There’s a stirring in me to share this story, but I’ve been putting it off every time I get the opportunity to write it down. Not because I don’t want to share this story, I very much do, but because I don’t want to wade thickly through the grief that still sits somewhere deep in my heart, back through the memories clouded with discomfort and pain and unlock the tears they will inevitably bring.
Despite that, I want to tell this story. The story that has repeated itself time and time again in lives throughout history and will continue to repeat long after my telling is done.
In June we lost our little baby at around 6-9 weeks gestation. My life has gone back to normal and I’ve even found many new joyous things to take part in. I suppose you could say I’ve moved on, but that term’s not quite right. I’m moving forward in my journey in peace and delight, but I will never move completely on from our loss. You see, it will sit as a page in the story that is my life. It will be something of a character arc for me. I’m not sure how exactly, but I know my life continues to grow from it. It cannot be unfelt, unexperienced or unknown. It will always be with me, but it will not always be as thick as the grief felt in those moments.
In writing this post I do not pretend to understand any grief or loss that you, the reader, may have experienced. It is not my intention to glorify loss or give measure to any loss as greater or less than any other. I only ask that you read this is an account of my journey with grief (truly my first real experience of grief).
I also share this story to highlight how common miscarriage and pregnancy loss is. I myself know several women who have journeyed through this, although I found out about many more after sharing my experience. It is completely understandable to keep something like this private, but it is a hard road to walk believing you are alone. If you want to share your heartache it should not be taboo to do so. We shared this pregnancy with those close to us in the very early stages (just like we did with our first where nothing went wrong) and even in the darkest moments I had no regrets people knew. These same people sent flowers, made meals and offered support, which couldn’t fix it but certainly helped me heal.
We found out we were pregnant with baby number 2 very early on. Someone (ME!) was incredibly excited at the prospect of adding to our family and had to keep testing. This pregnancy was very different to my first as I had very little symptoms. I wasn’t experiencing any of the nausea that I did with my first, which had me a little worried, but I knew every pregnancy was different and thought maybe I had just gotten lucky this time around. I was reassured by the little bump that was already growing from 5 weeks along.
I went to my first scan alone, because COVID. I should have been about 7 weeks along and I went expecting to see our little dot. However, the baby could not be found. They reassured me that it was more than likely just too early to see as I was only measuring less than 6 weeks after all. I was sad because it had not been the visit I had looked forward to, but not disheartened as I knew we just needed more time. At the same time I had some serious concerns. I had known about this baby for at least a month by this point. To be measuring under 6 weeks couldn’t be possible (a baby’s gestation is taken two weeks before a women is actually pregnant). I told myself what was a few days either side, it could still add up. However, my doctor said measurements at this stage have very little room for error.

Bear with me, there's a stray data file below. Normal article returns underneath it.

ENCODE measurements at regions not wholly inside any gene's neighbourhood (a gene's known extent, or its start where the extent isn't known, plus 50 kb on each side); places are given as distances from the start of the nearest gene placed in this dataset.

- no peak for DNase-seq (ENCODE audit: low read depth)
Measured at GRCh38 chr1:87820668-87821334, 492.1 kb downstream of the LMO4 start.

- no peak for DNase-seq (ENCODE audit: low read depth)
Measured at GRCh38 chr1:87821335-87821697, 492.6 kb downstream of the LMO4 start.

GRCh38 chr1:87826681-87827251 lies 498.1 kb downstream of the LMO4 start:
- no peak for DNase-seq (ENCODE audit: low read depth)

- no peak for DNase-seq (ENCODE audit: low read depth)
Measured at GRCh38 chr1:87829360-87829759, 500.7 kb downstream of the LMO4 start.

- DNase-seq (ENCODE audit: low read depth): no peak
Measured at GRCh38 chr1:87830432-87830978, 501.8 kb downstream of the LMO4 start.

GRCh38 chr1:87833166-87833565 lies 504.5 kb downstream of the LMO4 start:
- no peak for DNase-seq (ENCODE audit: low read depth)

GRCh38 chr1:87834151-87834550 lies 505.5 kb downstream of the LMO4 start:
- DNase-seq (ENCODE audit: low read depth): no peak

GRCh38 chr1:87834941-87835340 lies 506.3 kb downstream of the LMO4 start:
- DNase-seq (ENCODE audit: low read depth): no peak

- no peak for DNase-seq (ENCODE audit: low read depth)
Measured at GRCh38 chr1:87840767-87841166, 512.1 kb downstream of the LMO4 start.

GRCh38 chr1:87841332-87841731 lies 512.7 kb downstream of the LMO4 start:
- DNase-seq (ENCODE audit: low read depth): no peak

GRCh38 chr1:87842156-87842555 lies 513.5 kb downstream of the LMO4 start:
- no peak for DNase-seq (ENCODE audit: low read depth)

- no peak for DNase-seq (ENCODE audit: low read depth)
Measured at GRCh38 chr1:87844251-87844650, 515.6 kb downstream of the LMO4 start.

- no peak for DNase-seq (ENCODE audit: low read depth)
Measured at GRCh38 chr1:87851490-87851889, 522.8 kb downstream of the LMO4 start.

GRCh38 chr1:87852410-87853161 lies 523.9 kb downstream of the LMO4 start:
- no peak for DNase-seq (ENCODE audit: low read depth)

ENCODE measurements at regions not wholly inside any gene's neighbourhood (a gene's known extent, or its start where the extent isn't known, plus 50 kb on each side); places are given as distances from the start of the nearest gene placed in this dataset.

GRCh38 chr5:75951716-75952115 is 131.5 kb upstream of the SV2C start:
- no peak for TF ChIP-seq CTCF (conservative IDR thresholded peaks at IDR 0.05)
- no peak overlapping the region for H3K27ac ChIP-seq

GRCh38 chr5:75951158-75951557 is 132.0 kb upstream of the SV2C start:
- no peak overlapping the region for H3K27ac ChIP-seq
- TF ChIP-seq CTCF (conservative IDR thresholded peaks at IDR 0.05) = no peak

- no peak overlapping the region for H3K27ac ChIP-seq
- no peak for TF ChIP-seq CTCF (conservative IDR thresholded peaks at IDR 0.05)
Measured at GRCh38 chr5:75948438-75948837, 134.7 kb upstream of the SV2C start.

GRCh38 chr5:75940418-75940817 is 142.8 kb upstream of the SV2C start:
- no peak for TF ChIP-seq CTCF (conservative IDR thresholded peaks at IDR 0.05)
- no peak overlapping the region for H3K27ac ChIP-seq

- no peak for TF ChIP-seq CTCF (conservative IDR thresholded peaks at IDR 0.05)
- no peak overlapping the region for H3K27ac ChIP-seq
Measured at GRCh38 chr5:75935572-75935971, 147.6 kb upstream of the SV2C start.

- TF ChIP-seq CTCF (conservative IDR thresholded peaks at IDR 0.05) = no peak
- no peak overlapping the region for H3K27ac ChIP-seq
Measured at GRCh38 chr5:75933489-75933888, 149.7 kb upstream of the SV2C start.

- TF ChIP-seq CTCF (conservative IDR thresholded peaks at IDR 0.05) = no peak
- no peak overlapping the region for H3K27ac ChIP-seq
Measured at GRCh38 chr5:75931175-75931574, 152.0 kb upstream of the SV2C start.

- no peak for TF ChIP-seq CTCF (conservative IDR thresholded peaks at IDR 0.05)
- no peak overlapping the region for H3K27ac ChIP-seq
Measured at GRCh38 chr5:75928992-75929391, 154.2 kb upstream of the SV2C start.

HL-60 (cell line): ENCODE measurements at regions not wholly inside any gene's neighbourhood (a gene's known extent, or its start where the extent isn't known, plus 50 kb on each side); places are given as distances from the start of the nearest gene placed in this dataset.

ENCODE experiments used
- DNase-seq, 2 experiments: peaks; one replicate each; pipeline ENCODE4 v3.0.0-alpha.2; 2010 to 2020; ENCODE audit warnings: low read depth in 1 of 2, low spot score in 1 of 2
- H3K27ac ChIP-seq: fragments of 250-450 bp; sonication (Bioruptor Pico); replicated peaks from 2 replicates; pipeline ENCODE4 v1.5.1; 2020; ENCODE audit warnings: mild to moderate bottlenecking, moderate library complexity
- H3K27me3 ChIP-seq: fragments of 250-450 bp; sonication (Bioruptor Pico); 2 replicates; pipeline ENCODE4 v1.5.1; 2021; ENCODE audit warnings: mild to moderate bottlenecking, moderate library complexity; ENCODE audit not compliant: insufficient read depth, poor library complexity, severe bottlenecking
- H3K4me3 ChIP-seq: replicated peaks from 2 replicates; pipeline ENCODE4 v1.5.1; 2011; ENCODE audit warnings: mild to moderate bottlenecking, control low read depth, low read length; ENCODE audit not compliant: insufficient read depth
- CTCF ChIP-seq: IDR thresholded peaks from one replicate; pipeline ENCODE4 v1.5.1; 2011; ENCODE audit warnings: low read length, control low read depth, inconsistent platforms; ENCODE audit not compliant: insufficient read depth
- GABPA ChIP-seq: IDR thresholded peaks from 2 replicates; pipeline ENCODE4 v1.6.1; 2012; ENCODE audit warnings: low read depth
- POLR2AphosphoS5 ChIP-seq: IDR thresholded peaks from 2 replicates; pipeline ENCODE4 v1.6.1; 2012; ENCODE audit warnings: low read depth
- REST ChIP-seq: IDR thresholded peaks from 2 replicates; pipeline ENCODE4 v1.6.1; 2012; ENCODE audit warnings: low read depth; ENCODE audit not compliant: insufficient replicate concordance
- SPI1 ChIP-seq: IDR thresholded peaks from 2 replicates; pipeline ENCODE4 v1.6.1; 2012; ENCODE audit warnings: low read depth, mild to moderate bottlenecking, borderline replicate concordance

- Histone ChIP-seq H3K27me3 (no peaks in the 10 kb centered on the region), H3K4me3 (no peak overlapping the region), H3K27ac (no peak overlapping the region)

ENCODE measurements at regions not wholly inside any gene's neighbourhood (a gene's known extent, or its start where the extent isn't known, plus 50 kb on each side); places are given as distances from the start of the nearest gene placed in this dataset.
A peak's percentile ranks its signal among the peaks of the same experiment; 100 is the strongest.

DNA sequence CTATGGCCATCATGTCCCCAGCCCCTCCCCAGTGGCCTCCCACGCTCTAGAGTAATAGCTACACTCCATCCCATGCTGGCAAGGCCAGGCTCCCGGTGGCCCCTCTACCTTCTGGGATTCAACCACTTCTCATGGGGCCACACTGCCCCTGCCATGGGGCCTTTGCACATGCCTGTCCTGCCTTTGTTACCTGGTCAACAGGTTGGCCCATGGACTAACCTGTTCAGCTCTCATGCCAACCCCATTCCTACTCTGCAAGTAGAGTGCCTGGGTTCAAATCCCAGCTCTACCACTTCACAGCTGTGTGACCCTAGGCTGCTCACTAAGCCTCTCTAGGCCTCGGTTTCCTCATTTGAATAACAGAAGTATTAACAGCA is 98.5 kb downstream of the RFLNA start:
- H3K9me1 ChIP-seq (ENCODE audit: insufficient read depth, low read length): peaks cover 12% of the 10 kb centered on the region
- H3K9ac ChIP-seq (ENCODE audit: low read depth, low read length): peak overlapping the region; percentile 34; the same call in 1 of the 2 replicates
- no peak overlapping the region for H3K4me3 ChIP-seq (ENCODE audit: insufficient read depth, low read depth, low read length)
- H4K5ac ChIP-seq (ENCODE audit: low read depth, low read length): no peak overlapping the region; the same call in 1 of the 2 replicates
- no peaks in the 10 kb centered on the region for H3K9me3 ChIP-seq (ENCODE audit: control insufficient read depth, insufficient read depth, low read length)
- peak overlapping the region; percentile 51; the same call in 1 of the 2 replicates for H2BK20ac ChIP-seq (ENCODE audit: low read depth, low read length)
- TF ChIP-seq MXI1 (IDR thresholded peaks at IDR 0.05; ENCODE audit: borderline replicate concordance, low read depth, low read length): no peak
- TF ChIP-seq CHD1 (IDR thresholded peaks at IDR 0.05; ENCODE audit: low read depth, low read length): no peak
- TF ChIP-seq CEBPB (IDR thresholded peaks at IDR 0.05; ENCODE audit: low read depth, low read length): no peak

I had to follow up this appointment with a visit to my doctor, who read out a head to rump measurement to me while I was there. “Sorry?” I said, “They told me they couldn’t find a baby?” Well, apparently a senior sonographer can evaluate scans after you leave and may spot something they didn’t at your appointment – would have loved a heads up.
I had more bloods done to confirm the viability of the pregnancy. Seeing these words on my paper work was very unsettling. A few days later those results came back positively. My HCG levels had increased 20 times compared to my first lot of bloods. Baby seemed to be doing fine, I was ecstatic.
Twelve days after my first scan I attended a second scan to get a view of baby and hear the heartbeat. I was scared to go alone again but truly felt like things would be fine. After searching for baby for a little while I was once again told to change for an internal scan. My heart dropped. I knew this was not good. I was meant to be about 9 weeks by now, it should be very easy to find baby and a heartbeat. Once inside a changing cubicle I just lifted my hands. There was nothing I could do to control what would come next. My heart hoped and prayed for that baby to stay, to suddenly pop up on that scan and say ‘hey mum!’. But I knew I didn’t truly want mine but God’s will to be done. So I prayed ‘Lord your will be done and please, give me the strength to walk in it.’